“The researchers’ future field surveys will focus on tagging the coral and monitoring the survivability of these underwater organisms.”

Diagrams in Undersea garden takes root S’pore Poly team creates marine site off Labrador for corals to regrow by Shobana Kesava Straits Times 29 Oct 07 outlines the structure of the seacils.

According to this undated online ppt by students of Singapore Polytechnic, they propose putting up seacils along West Coast beach, around the Southern Islands and at Sentosa lagoons.

What are some of the issues regarding the seacils?

Where do the grafted marine life come from?
from Artificial Reef Revitalises Marine Life, “Divers first harvested coral from the affected zones off Sentosa and Labrador. They selected healthy undamaged coral without bleached or dead areas and removed them carefully off the reef.”

How successful have the seacils been?
I am unable to find online results of monitoring of the project. Hopefully, these will be revealed during the discussion.

How will the project avoid damage to existing natural habitats during seacil construction, seacil launch and installation, and from debris resulting from seacil damage and ‘decay’ over time?
Since 2006, large concrete structures were seen on the seagrass meadows on Labrador.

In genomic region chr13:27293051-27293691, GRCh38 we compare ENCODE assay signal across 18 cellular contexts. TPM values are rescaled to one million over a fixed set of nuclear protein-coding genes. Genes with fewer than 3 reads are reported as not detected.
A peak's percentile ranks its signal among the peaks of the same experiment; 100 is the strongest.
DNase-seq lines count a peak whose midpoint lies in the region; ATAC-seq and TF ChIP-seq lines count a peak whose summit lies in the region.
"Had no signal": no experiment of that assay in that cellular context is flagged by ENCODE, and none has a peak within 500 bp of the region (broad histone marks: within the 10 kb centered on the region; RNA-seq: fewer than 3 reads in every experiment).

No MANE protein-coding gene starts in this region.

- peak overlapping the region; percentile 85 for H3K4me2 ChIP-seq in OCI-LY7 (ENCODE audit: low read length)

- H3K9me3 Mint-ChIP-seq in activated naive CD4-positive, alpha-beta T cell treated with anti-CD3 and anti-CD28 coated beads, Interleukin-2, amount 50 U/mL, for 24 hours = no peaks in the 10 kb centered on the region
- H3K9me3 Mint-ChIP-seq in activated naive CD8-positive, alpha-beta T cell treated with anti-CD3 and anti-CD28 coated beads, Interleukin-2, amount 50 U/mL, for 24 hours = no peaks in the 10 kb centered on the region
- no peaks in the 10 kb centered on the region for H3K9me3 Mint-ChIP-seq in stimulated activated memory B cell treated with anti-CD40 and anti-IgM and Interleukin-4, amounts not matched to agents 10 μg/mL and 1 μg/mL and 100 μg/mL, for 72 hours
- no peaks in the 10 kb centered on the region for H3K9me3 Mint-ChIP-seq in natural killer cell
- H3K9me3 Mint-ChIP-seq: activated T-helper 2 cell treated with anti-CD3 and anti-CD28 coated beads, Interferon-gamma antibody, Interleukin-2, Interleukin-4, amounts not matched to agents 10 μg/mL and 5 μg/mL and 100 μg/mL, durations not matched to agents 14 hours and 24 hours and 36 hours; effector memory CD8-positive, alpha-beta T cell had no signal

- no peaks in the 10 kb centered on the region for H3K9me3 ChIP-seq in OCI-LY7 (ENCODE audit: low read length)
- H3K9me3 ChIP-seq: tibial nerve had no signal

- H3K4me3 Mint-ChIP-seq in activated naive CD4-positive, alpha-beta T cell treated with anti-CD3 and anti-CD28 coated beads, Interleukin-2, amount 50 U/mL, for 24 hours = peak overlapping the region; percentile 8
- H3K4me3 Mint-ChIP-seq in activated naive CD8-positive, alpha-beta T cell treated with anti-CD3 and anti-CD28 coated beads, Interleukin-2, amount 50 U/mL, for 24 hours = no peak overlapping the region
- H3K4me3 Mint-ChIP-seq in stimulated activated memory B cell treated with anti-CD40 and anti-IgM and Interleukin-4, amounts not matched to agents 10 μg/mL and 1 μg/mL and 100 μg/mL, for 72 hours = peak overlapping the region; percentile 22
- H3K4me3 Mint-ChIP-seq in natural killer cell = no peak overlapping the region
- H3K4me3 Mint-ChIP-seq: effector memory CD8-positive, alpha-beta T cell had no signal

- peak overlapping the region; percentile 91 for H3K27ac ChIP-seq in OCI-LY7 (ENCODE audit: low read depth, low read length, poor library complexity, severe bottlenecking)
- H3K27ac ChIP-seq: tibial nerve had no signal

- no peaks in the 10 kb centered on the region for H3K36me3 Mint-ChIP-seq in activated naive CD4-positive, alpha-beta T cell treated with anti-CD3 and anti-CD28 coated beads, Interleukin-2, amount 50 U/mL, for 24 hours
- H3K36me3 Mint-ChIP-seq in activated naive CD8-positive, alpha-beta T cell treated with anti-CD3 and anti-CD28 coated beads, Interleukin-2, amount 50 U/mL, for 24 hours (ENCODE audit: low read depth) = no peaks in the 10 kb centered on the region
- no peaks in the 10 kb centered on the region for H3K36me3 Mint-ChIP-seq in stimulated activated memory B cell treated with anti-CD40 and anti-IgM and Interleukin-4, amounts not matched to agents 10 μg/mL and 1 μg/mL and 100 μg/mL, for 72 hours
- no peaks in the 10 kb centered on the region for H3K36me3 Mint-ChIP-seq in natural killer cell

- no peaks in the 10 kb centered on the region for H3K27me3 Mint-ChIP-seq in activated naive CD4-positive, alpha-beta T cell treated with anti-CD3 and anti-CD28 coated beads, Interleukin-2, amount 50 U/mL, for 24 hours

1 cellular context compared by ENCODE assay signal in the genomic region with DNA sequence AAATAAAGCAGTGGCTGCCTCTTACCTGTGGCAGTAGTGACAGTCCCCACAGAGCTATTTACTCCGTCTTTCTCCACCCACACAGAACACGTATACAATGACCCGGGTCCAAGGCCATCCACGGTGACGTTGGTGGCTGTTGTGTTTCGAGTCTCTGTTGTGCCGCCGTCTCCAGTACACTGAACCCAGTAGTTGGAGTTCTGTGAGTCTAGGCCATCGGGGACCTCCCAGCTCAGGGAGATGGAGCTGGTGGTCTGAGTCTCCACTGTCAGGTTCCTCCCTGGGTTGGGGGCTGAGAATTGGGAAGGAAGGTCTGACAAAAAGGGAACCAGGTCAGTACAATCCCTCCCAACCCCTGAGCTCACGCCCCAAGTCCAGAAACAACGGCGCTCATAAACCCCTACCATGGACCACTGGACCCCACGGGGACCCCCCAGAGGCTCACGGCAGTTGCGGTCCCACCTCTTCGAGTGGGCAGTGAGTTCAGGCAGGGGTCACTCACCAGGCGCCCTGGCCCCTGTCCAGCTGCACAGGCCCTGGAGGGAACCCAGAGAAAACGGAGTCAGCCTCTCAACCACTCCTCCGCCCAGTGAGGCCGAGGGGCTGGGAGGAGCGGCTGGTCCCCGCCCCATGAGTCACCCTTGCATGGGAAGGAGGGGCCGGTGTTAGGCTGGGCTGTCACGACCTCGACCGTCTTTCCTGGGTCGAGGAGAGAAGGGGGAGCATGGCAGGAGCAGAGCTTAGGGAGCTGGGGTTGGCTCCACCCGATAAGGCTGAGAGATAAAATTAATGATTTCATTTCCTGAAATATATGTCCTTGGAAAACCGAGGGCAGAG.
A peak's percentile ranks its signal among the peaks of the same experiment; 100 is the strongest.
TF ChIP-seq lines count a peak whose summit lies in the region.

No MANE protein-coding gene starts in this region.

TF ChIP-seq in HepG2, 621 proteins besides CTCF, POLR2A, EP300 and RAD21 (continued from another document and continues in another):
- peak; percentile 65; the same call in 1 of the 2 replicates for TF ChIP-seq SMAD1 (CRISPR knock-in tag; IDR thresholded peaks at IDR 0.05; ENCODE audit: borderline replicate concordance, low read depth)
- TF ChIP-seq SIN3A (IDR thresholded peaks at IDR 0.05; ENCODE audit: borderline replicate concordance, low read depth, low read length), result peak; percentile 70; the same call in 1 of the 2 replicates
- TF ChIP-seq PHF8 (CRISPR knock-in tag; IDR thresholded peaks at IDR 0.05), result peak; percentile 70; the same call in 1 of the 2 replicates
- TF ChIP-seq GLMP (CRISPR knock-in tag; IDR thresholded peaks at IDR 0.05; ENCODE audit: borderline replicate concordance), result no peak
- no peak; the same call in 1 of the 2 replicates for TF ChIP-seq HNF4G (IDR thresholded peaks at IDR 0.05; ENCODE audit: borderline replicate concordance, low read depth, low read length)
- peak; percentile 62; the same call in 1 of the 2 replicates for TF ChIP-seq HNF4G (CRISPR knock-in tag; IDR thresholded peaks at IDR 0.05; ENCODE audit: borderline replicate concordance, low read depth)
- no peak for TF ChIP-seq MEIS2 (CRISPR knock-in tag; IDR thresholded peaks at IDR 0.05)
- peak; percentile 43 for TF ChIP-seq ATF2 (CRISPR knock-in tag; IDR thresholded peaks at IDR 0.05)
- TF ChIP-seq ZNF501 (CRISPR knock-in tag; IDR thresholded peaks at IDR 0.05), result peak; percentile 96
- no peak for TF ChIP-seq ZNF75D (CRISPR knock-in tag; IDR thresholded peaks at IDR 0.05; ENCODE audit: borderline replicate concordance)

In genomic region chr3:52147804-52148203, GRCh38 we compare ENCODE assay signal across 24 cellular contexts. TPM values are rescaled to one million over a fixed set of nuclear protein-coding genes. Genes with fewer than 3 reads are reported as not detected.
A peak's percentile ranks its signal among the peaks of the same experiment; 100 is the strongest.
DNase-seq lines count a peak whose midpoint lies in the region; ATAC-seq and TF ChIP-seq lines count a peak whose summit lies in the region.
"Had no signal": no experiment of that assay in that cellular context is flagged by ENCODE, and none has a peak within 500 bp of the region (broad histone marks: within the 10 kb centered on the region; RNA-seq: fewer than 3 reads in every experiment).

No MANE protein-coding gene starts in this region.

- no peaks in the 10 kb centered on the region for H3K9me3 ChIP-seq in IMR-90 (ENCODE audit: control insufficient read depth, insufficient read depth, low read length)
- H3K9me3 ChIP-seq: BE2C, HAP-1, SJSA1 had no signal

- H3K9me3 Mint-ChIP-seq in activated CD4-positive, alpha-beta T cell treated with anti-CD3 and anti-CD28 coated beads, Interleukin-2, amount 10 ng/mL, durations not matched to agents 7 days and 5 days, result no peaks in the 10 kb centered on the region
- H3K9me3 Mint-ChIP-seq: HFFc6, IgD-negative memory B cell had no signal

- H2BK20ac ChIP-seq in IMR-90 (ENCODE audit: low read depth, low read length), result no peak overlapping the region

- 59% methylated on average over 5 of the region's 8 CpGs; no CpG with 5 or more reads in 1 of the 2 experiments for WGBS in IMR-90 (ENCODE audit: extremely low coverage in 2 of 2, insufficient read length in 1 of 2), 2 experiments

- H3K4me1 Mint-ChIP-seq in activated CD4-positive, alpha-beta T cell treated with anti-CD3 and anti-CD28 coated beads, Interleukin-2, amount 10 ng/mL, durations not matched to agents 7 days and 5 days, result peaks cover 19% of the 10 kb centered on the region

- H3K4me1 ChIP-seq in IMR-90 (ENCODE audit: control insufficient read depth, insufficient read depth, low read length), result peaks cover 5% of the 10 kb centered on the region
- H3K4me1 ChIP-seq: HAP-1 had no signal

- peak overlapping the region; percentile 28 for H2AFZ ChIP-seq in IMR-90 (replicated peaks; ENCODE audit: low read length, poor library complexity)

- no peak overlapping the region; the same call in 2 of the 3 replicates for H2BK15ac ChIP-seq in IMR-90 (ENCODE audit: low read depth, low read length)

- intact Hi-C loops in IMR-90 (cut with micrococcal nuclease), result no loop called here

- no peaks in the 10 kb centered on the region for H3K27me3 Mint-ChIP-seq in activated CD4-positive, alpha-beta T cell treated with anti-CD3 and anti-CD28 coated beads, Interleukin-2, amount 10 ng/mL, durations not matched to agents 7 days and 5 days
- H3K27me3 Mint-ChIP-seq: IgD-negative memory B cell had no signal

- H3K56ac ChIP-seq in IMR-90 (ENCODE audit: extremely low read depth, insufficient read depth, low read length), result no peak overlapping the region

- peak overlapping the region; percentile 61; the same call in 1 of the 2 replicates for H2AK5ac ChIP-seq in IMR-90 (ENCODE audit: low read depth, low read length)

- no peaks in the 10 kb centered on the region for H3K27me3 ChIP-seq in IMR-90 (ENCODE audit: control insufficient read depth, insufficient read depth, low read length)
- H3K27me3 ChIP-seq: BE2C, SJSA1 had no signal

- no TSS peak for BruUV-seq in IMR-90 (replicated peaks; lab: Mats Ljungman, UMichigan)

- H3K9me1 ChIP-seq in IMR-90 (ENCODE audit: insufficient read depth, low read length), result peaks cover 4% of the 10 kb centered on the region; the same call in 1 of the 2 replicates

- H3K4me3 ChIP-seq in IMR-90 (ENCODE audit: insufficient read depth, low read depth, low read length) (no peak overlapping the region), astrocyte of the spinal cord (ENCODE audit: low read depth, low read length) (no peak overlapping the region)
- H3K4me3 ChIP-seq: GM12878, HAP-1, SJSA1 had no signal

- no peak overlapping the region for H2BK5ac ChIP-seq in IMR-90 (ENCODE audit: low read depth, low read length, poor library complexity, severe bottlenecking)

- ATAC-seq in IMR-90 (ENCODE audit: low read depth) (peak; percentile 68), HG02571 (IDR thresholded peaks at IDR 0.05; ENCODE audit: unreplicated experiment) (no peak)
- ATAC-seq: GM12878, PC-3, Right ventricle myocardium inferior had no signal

From Large debris on Labrador explained? Oct 2007
From Large debris on Labrador explained? Oct 2007

Large loose plastic tubing and debris were seen on Labrador shore, abrading existing habitats including seagrasses and corals as they moved in the water.

From Large debris on Labrador explained? Oct 2007
From Large debris on Labrador explained? Oct 2007

In Nov 2007, the Straits Times reported that NParks said “The project is not harming the environment, since the artificial reef and garden sit on the sea floor, away from the natural coral reef zone of the nature reserve.” NParks added the debris “on the beach could have come loose and been washed ashore” and “that NParks had asked the SP team to remove them.”

In late Dec 2007, it seemed the large structures had been partially dismantled and lighter portions removed, although the concrete slabs remained on the shore (and began disintegrating). Portions of the concrete structure continued to be seen in Mar 2008 and Jun 2008 and Apr 2010

In Dec 2010, a triangular concrete slab was still seen on the high shore, from sgbeachbum.